Bite-sized Thanksgiving desserts are great if you are on dessert duty and need to travel by car to your holiday feast.
I know, I know… pumpkin pie is traditional, but we all know that pumpkin pie may not travel well….. (imagine the scene – a deer jumps out into the road, you hit the breaks, and your dessert ends up on the floor beneath your dashboard.)
Well, guess what? Pumpkin Pie Truffles will solve this dilemma!
Pumpkin Pie Truffles taste just like pumpkin pie. I mean, to the tee. However, they are soooooo easy to serve. Just set them out in a fancy bowl and let everyone help themselves.
No messy pie tin.
No cumbersome pie server.
Just lots of finger-licking creamy goodness and happy faces.
Why Pumpkin Pie Truffles?
These fall sweets are easy to make because they only require 6 ingredients and can be made up to a week in advance, and because Pumpkin Pie Truffles are a bite-sized chocolate-coated candy, they travel very well (even if the container they are in ends up on the floor of your car.)
I just love to have these gourmet pumpkin desserts on hand throughout the autumn season. They are so rich and creamy! I keep them in the fridge this time of year so that they are easy to grab whenever I get a hankering for pumpkin treats. (And they are super easy to drop into my hubby’s lunch box, too!)
Surprise your family and friends by making these gourmet pumpkin desserts this year.
Or, just surprise yourself. You don’t have to be a gourmet chef to make this pumpkin candy.
Pumpkin Pie Truffles
- Double Boiler
- 12 oz ginger snaps
- 1 tbsp ground cinnamon
- 8 oz cream cheese softened
- ¼ cup pumpkin puree
- 22 oz white baking chips (2 packages)
- freshly grated nutmeg for garnish
- Add the ginger snaps to a food processor and pulse until coarsely ground. Add cinnamon and pulse until well combined.
- Using a spoon, break up the cream cheese and add it in an even layer on top of the crumbs in the food processor. Add the pumpkin puree. Process on high until mixture begins to bind up, then switch to low speed and continue to process until mixture becomes smooth and creamy, about 1-2 minutes more. The mixture will resemble thick frosting. Transfer the mixture to a bowl and refrigerate for a minimum of 4 hours.
- Once the mixture has set and is firm, form it into balls (about 1 to 1 1/2 tablespoons per ball). Place the balls on a parchment-lined baking sheet. You should have about 30 balls when finished. Place the baking sheet with the balls into the freezer and allow to freeze a minimum of 7 hours or overnight.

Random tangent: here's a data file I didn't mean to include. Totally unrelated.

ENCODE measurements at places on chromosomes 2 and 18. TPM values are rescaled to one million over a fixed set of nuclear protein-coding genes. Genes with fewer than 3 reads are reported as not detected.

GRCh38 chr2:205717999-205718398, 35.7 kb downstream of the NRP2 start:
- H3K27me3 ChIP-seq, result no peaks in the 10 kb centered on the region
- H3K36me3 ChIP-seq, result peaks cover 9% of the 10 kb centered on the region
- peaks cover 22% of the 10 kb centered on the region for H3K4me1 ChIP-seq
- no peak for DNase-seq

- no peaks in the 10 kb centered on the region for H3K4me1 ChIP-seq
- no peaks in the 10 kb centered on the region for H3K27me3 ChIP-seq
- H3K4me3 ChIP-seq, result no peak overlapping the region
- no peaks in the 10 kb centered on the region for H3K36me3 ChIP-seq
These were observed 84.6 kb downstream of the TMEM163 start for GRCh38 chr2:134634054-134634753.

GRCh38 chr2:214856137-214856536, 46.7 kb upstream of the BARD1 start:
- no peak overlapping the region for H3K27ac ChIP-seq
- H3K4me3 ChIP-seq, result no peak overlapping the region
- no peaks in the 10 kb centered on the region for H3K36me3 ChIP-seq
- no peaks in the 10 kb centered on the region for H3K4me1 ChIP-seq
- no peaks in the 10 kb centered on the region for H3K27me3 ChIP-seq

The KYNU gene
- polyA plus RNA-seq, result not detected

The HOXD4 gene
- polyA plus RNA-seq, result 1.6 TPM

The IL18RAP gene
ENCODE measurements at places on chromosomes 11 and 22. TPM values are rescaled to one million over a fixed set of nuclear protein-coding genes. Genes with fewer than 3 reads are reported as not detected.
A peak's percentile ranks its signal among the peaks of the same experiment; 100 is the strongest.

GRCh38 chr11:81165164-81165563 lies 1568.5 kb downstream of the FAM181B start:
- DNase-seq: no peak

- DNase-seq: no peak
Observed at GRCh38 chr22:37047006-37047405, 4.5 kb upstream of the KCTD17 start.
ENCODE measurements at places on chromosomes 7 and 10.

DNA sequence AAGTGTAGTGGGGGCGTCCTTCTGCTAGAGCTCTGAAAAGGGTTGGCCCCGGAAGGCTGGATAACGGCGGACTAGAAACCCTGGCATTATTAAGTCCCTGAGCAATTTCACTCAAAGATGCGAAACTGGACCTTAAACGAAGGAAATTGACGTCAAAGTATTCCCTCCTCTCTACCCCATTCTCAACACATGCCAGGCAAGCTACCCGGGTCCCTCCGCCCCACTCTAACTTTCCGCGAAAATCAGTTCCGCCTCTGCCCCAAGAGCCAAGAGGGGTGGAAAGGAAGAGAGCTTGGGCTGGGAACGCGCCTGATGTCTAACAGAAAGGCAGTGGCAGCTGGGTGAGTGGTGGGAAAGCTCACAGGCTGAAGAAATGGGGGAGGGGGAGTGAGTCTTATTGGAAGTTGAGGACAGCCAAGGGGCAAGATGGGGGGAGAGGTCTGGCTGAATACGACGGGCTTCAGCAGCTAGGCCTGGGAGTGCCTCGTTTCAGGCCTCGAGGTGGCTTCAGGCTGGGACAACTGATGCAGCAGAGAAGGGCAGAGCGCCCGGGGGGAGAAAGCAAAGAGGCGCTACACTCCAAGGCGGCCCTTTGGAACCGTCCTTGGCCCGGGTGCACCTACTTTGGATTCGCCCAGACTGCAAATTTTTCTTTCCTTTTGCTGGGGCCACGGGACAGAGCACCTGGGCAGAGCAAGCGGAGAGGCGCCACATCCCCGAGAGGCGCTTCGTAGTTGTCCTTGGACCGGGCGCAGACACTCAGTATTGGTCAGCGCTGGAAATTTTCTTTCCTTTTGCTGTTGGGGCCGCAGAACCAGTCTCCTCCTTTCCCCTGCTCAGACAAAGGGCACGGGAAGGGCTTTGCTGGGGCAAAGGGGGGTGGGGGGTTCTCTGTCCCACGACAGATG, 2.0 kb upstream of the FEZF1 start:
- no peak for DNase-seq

- When the truffles have finished freezing, transfer them from the baking sheet to a bowl and place them back into the freezer. Keep the baking sheet with the parchment paper next to the stove where you will be melting the chocolate.
- Melt the white chocolate in a double boiler, stirring frequently until smooth and no lumps remain. Keep a rubber spatula, a fork and a small spoon nearby.
- Remove one truffle from the freezer and drop it into the melted white chocolate. (You do not want them to warm up, so it is important to take them out of the freezer only one at a time.) Use the spoon to gently roll it around in the chocolate until it is completely coated, working quickly so that the truffle does not lose its shape. Carefully remove the truffle from the chocolate by lifting it up with a fork (do not pierce the truffle with the fork). Gently tap the fork on the side of the pot to remove any excess chocolate. Use the spoon to scrape the underside of the fork on which the truffle is resting, further removing any excess chocolate so that it drips back into the pot. Keeping the fork level so that the truffle does not roll off, carefully move it to the parchment-lined baking sheet. Lay the fork on the sheet and use the spoon to gently slide the truffle off onto the sheet, then quickly pull the spoon away from the truffle with a slight flick of the wrist to keep the chocolate intact around it. This may take some practice, so be patient! If some of the chocolate comes away from the truffle, simply spoon some more over it to cover the bare spot. (Don’t worry if the chocolate pools around the truffle, you can always trim it off later when it cools.) Repeat this process with the remaining truffles. *Note: If the chocolate starts to bind up, don’t fret. You are adding something frozen to something that has been melted, so the chocolate may cool down a bit and begin to solidify. If this happens, and it probably will, use the rubber spatula to scrape the chocolate down the sides of the pot as well as from the bottom, then stir vigorously until the chocolate fully melts and becomes smooth again, after which you may carry on coating the rest of the truffles.
- When all of the truffles have been coated, transfer the sheet pan to the refrigerator until the chocolate has set, about an hour. You will have a good amount of white chocolate remaining in the double boiler. Use the rubber spatula to transfer remaining chocolate to a sheet of tin foil laying flat. Spread the chocolate into a layer about 1/4 inch thick and allow to cool, then chop it into chunks. Place chunks into a zip-lock bag for future use in cookies, cocoa, etc. (You now have white chocolate chunks that are lightly seasoned with pumpkin spice!)
- Transfer truffles to a large zip-lock bag and keep in the refrigerator until ready to use. Serve the truffles by placing them in small confectionary bowls, sprinkle with freshly ground nutmeg.
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